Australia Day Ambassador

aust-daySusanne was in the Shire of Port Stephens on the 26th January 2012 to proudly give the Australia Day address.

aust-day1The following is  Susanne Gervay’s abbreviated Australia Day Address, given in the Wakool Shire in the Murray Basin 26th January 2011.

I would like to acknowledge the traditional owners of the land past and present – Wamba-Wamba nation.

I would also like to greatly thank Woolworths the sponsor of the Australia Day Ambassador programme and the Australia Day Council of NSW, Rod Chalmers Mayor of Wakool Shire, Linda Chalmers and the community for welcoming me here.

Wakool Shire is beautiful country with your inland rivers of the Murray and Wakool, creeks and billabongs. It’s sheep country on a grand scale, and there’s dairy, orchards and rice crops after twelve years of drought. This is pioneering country. It’s Dorothea Mackellar’s ‘My Country’, one of the poems I recited as a school girl growing up in Bondi:

I love a sunburnt country,
A land of sweeping plains,
Of ragged mountain ranges,
Of droughts and flooding rains.

My family love this land. My father was a farmer in Hungary. He wanted to be a farmer here. That was one of his great dreams. He didn’t get there, but when the Royal Easter Show came to Sydney, he’d take my sister and me through the stalls looking at the cattle and livestock. He’d stop a while and talk farmer-talk. He always said that the land is part of you. He missed living on the land, but on Sunday afternoons, we’d pile into the old Morris Minor and head for the countryside.

My parents escaped from Hungary across mine fields in the dead of night. They left their home, belongings and everything they knew, for freedom. When Australia selected them from the Australian refugee camp to come to Australia, they were grateful.

As an author I write about that experience. I’d like to read from Next Stop The Moon, a book I wrote for my father, about growing up in Australia.

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Christmas

The three of us bought Mum an iron, a boring present, but that’s what she wanted …Then Mum and Dad give Thomas something wonderful – a small, crystal diamond. ‘To you my son. I am very proud of you. This is for the beautiful girl you will marry soon. The diamond comes from a long time ago, Thomas. From Hungary, when people were scared of wars and bad harvests and times when money was worthless. Then people would save a little money and buy small diamonds for a gold necklace, so that in the bad years they could change such things for food and somewhere to live.’ My bother nods. ‘We brought these diamonds when we came to this country. We were not allowed to bring them in. it was the law then.’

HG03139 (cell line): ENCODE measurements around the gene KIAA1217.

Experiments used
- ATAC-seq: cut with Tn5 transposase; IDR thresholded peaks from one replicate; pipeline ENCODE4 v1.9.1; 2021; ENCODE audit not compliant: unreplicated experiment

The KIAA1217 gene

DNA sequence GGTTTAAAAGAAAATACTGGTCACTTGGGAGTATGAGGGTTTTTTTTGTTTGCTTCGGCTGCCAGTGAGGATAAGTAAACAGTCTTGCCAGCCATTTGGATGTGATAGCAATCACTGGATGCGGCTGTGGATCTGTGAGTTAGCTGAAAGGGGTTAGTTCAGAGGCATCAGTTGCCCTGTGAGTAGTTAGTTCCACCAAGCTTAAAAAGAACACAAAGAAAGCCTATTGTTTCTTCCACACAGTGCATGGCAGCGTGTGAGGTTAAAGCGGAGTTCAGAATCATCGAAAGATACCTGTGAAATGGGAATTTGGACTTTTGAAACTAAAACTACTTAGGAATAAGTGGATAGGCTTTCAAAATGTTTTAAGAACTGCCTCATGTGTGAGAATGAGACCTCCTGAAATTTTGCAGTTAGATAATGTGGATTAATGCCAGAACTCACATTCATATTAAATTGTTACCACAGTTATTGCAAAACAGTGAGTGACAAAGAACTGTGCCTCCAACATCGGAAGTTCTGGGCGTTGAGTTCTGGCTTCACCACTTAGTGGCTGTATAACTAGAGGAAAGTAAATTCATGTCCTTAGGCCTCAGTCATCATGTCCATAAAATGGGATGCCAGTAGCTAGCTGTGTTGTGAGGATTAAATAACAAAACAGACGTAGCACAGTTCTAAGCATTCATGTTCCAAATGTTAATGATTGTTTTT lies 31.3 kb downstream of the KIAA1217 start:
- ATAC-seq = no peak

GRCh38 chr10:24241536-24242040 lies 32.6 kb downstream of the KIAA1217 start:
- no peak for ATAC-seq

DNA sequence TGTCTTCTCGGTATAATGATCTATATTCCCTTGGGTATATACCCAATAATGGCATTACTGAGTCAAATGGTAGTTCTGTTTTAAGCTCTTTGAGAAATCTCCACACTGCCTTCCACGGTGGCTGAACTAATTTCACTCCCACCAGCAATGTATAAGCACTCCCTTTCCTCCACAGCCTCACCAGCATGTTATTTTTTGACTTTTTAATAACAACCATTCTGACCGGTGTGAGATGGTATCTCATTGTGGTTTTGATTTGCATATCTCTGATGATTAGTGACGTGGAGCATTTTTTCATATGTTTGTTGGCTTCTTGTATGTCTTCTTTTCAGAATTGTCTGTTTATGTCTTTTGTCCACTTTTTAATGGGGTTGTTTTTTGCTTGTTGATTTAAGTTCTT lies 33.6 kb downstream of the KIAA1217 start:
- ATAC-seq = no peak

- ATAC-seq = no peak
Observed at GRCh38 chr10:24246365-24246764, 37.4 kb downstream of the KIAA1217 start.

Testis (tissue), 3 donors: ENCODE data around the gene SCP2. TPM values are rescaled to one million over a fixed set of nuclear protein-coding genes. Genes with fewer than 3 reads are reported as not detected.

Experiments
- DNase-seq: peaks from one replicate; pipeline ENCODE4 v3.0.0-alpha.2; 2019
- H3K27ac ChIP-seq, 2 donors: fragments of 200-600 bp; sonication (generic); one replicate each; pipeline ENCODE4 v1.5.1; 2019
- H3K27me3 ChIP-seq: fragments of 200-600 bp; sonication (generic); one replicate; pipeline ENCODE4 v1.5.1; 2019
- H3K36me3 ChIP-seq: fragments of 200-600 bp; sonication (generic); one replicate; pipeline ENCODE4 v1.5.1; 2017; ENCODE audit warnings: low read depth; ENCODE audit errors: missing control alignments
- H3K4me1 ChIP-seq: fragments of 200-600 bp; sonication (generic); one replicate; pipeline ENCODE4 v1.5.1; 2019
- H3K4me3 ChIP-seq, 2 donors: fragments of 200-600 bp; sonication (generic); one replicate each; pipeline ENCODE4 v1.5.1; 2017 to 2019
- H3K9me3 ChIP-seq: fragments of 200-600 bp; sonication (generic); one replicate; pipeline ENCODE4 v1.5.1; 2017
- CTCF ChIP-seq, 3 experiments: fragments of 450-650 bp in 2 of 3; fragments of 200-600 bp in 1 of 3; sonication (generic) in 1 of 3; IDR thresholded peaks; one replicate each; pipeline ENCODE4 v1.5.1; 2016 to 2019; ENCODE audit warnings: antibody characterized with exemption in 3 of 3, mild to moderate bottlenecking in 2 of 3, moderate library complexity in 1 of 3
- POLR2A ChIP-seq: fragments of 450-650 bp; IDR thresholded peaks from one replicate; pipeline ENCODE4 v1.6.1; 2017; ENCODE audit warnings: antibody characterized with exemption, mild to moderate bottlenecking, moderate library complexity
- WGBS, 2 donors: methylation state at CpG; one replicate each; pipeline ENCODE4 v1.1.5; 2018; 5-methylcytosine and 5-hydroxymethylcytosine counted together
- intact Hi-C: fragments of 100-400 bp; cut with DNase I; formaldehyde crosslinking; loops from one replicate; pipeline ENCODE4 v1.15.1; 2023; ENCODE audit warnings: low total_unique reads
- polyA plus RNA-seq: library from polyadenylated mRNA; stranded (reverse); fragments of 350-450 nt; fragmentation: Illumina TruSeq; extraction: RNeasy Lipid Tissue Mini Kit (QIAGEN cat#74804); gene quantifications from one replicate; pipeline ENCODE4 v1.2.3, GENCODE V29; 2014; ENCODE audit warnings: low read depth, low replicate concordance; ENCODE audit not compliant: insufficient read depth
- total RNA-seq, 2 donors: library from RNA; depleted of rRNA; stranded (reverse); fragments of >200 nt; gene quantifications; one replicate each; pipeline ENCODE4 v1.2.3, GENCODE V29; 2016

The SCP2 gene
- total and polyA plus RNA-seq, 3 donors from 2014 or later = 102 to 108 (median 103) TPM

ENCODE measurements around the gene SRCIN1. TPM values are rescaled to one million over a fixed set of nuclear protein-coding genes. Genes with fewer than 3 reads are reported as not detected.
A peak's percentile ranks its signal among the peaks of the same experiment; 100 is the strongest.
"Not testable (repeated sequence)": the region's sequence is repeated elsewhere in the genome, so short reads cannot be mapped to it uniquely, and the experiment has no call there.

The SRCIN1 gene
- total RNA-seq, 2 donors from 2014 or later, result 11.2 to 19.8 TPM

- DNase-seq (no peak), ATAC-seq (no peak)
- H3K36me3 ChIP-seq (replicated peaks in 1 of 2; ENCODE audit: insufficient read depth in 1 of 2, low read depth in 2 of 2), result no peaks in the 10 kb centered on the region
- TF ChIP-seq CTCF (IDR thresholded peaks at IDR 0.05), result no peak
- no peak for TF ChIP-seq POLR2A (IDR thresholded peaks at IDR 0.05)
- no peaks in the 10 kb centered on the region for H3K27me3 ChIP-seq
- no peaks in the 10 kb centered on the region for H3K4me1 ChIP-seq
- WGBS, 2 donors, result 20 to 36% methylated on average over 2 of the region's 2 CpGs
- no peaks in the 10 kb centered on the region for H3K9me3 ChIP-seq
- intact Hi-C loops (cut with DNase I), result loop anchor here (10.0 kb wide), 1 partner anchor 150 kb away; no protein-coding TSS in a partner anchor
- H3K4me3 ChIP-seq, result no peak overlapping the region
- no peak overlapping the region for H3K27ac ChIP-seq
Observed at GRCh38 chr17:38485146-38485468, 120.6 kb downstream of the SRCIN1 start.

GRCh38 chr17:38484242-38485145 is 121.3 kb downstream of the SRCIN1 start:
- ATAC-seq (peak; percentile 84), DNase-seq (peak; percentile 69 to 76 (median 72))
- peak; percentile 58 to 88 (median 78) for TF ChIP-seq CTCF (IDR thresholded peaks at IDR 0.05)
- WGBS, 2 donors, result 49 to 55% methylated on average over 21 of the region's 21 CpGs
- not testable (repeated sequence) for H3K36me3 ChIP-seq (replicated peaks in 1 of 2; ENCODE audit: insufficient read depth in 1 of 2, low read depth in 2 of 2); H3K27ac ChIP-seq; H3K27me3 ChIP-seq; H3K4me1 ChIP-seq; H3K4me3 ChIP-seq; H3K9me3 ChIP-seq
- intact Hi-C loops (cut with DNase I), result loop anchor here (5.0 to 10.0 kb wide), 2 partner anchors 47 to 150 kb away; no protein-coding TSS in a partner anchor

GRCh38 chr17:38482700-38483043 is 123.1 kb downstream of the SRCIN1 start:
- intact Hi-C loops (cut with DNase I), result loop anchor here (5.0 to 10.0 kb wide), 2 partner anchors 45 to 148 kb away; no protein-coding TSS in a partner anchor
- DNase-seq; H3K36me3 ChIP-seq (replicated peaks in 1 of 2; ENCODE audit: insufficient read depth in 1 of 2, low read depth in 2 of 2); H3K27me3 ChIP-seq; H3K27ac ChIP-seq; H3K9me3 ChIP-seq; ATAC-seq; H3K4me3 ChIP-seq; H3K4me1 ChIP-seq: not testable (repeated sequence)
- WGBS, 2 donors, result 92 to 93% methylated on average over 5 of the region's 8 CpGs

I’ve heard this story before. Dad swallowed a bag with the diamonds inside. ‘These diamonds belonged to your mother’s great-great-grandparents.’

Mum and Dad bought nothing else much with them – clothes, some linen, a few other things. They never sold the diamonds, even when they had to share a house with strangers, they never sold the diamonds. It was like a memory from before they migrated. They felt safe holding them and they were right. They made it without selling the diamonds.

My father says, ‘Australia is the best country. We are free to work here. If we work hard we make a good life.’ Mum and Dad are Australian citizens. They did that as soon as they were allowed to ‘because this is our country now.’

I have spoken all over the world from New York, Ubud, Beijing, Republic of Korea, Hong Kong, India to Bologna, but speaking here on Australia Day in the Shire of Wakool means so much more to me . I wish my parents were here today. I thank you for the privilege of sharing Australia Day with you.

Susanne Gervay
Australia Day Ambassador

Other ambassadors have included:

  • Writers – Thomas Keneally, Libby Hathorn, Bryce Courtney, Maurice Saxby
  • Sports people – Mike York Captain of the Australian Hockey Team, Dean Widden Rugby player, Parramatta Eeels, Mal Melinga Rugby League icon
  • Singers – Marcia Hines, David Campbell, Angry Anderson
  • Journalists and TV personalities – Ita Buttrose, Belinda Green Miss World, Don Burke
  • People who have changed the world – Gough Whitlam former Prime Minister, Clary Castrission Founder of 40K creating education for poor Indian children, Ian Keirnan Founder of Clean Up Australia, Dick Smith
  • Human Rights leaders in all fields – Police, Law, Indigenous…